The Federal Election Commission fined Hillary Clinton’s 2016 campaign $8,000 and the Democratic National Committee $105,000 for concealing their funding for the “Steel Dossier,” a 2016 opposition research report that sought to shed light on alleged links between Donald Trump and Russia.
The bipartisan Election Commission also dismissed a complaint against Christopher Steele, the author of the dossier that caused a storm of allegations and investigations that rocked the first months of Trump’s presidency.
The FEC concluded that the campaign incorrectly described Steele’s work as “legal services” and “legal advice and compliance” in campaign files.
Steele and the campaign were notified of the FEC’s decision on Tuesday. A spokesperson for the Democratic National Committee admitted it had agreed to pay the FEC fine, but said it had done so “Resolving old and ridiculous complaints from the 2016 election about ‘purpose descriptions’ in our FEC report.”
The FEC’s decision came in response to a complaint filed in 2018 by the conservative advocacy group, College Reagan Foundation. Paul Kaminar, a member of the College Reagan Foundation’s advisory board, described a DNC spokesperson’s description as “appalling” in a phone call with CBS News.
“It is outrageous that the DNC underestimated the serious abuse that occurred by calling campaign disclosure laws ‘ridiculous,'” said Kaminar, adding that he believed the FEC should have made a criminal referral to the Department of Justice.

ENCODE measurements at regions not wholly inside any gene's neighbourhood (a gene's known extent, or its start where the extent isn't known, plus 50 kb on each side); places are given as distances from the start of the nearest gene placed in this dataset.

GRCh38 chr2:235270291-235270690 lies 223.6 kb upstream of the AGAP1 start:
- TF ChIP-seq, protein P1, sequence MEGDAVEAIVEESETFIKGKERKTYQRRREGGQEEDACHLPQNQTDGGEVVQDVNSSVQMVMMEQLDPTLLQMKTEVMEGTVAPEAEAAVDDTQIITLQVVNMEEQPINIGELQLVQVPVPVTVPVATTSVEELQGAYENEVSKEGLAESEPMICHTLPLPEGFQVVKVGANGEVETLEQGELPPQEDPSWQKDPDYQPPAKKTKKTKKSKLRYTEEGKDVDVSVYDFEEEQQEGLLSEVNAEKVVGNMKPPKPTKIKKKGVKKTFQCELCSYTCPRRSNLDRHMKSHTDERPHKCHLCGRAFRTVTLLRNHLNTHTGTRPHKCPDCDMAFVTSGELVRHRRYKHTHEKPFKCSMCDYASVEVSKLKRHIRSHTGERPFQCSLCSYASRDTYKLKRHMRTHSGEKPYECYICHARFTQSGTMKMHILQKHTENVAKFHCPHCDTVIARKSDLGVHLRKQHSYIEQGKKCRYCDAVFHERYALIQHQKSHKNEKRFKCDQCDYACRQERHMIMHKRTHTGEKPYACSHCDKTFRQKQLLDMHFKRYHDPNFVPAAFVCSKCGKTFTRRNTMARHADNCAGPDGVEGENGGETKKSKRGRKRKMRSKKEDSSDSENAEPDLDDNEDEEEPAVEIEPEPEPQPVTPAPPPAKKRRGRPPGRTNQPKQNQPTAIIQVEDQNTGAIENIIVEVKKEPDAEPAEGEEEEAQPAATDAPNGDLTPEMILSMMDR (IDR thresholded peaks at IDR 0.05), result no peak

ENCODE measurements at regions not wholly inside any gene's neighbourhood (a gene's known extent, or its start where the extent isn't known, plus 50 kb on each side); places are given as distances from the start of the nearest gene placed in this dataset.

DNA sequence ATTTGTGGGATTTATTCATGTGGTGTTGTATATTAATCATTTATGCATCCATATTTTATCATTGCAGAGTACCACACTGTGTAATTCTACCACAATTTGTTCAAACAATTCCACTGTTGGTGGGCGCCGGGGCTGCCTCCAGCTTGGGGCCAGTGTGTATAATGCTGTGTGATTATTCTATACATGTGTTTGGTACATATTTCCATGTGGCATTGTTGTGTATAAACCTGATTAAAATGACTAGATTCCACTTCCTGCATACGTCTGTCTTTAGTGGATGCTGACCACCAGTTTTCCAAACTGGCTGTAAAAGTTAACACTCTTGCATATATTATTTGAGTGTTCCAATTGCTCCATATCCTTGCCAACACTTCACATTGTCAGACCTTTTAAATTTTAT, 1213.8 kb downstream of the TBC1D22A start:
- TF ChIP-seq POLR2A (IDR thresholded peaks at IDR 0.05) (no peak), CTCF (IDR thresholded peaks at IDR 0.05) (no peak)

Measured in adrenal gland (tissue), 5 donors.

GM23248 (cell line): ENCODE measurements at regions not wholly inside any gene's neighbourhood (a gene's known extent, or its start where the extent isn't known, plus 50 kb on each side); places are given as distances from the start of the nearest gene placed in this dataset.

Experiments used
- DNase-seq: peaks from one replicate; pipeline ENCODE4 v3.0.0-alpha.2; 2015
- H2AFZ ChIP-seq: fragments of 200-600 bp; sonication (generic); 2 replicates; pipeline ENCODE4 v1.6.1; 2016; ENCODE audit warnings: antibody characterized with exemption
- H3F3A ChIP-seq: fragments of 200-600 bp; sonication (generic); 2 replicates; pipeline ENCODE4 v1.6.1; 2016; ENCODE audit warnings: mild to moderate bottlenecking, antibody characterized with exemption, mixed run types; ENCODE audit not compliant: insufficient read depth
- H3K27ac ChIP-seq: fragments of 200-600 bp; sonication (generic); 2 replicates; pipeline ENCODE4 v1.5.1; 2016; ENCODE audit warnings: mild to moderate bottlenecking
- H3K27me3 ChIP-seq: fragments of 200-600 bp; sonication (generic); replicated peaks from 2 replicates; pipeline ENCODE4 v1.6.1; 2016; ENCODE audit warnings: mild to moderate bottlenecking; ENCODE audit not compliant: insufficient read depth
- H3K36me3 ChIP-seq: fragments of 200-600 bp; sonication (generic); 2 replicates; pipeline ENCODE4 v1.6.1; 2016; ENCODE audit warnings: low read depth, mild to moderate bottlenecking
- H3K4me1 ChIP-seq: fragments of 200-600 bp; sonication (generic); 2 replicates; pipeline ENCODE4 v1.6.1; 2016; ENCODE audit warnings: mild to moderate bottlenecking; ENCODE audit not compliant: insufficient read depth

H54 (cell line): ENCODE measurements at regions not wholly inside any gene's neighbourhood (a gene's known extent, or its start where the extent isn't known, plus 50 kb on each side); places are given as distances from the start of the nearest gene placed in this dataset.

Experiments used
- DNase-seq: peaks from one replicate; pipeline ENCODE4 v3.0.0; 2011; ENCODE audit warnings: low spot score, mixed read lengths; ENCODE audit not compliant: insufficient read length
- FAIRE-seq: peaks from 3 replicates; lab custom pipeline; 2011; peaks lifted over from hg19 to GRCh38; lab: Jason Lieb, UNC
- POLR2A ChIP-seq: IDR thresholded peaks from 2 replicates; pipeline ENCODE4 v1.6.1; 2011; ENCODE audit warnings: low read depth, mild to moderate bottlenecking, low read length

Lawyers working for Democrats in 2016 hired research firm Fusion GPS to investigate Trump, and the company subsequently paid Steele, a former British intelligence officer, and his company, Orbis.
The Steele report concluded, based on anonymous sources, that Russia had collected information that could put Trump at risk. The dossier has been a source of controversy for years, and Trump has often claimed that it stimulated the Special Counsel’s investigation into contacts between his campaign and Russian officials.
Steele’s lawyers praised the ruling in a statement to CBS News.
Steele’s attorneys Robert Weinberg and Joshua Schiffrin wrote: “This FEC ruling confirms once again that Mr. Steele and Orbis Business Intelligence acted with complete integrity and professionalism in connection with their work in the 2016 presidential election.”
In 2018, the Republican-controlled House Intelligence Committee concluded that the Russia investigation was prompted by information the FBI received about Trump campaign foreign policy adviser George Papadopoulos — not the Steele file. However, the FBI relied in part on information from the fileFor Carter Page, Trump campaign aide.
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